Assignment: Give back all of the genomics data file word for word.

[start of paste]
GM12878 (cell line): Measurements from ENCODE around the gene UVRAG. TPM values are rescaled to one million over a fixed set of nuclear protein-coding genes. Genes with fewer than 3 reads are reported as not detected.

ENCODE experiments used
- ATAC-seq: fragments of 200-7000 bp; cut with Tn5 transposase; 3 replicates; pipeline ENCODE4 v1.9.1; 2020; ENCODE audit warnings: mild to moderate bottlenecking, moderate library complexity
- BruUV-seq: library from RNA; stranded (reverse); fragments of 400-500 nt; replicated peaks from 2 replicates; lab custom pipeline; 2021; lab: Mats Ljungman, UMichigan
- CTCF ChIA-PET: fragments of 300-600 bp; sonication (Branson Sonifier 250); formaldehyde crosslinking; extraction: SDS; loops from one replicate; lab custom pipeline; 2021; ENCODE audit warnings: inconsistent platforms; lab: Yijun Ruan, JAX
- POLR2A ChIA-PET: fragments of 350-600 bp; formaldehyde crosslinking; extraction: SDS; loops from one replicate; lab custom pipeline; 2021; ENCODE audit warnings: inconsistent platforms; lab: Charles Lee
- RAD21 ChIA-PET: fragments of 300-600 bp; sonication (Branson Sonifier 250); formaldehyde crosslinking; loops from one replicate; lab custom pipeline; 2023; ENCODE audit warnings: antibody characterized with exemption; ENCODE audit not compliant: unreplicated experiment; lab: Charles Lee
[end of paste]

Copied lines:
GM12878 (cell line): Measurements from ENCODE around the gene UVRAG. TPM values are rescaled to one million over a fixed set of nuclear protein-coding genes. Genes with fewer than 3 reads are reported as not detected.

ENCODE experiments used
- ATAC-seq: fragments of 200-7000 bp; cut with Tn5 transposase; 3 replicates; pipeline ENCODE4 v1.9.1; 2020; ENCODE audit warnings: mild to moderate bottlenecking, moderate library complexity
- BruUV-seq: library from RNA; stranded (reverse); fragments of 400-500 nt; replicated peaks from 2 replicates; lab custom pipeline; 2021; lab: Mats Ljungman, UMichigan
- CTCF ChIA-PET: fragments of 300-600 bp; sonication (Branson Sonifier 250); formaldehyde crosslinking; extraction: SDS; loops from one replicate; lab custom pipeline; 2021; ENCODE audit warnings: inconsistent platforms; lab: Yijun Ruan, JAX
- POLR2A ChIA-PET: fragments of 350-600 bp; formaldehyde crosslinking; extraction: SDS; loops from one replicate; lab custom pipeline; 2021; ENCODE audit warnings: inconsistent platforms; lab: Charles Lee
- RAD21 ChIA-PET: fragments of 300-600 bp; sonication (Branson Sonifier 250); formaldehyde crosslinking; loops from one replicate; lab custom pipeline; 2023; ENCODE audit warnings: antibody characterized with exemption; ENCODE audit not compliant: unreplicated experiment; lab: Charles Lee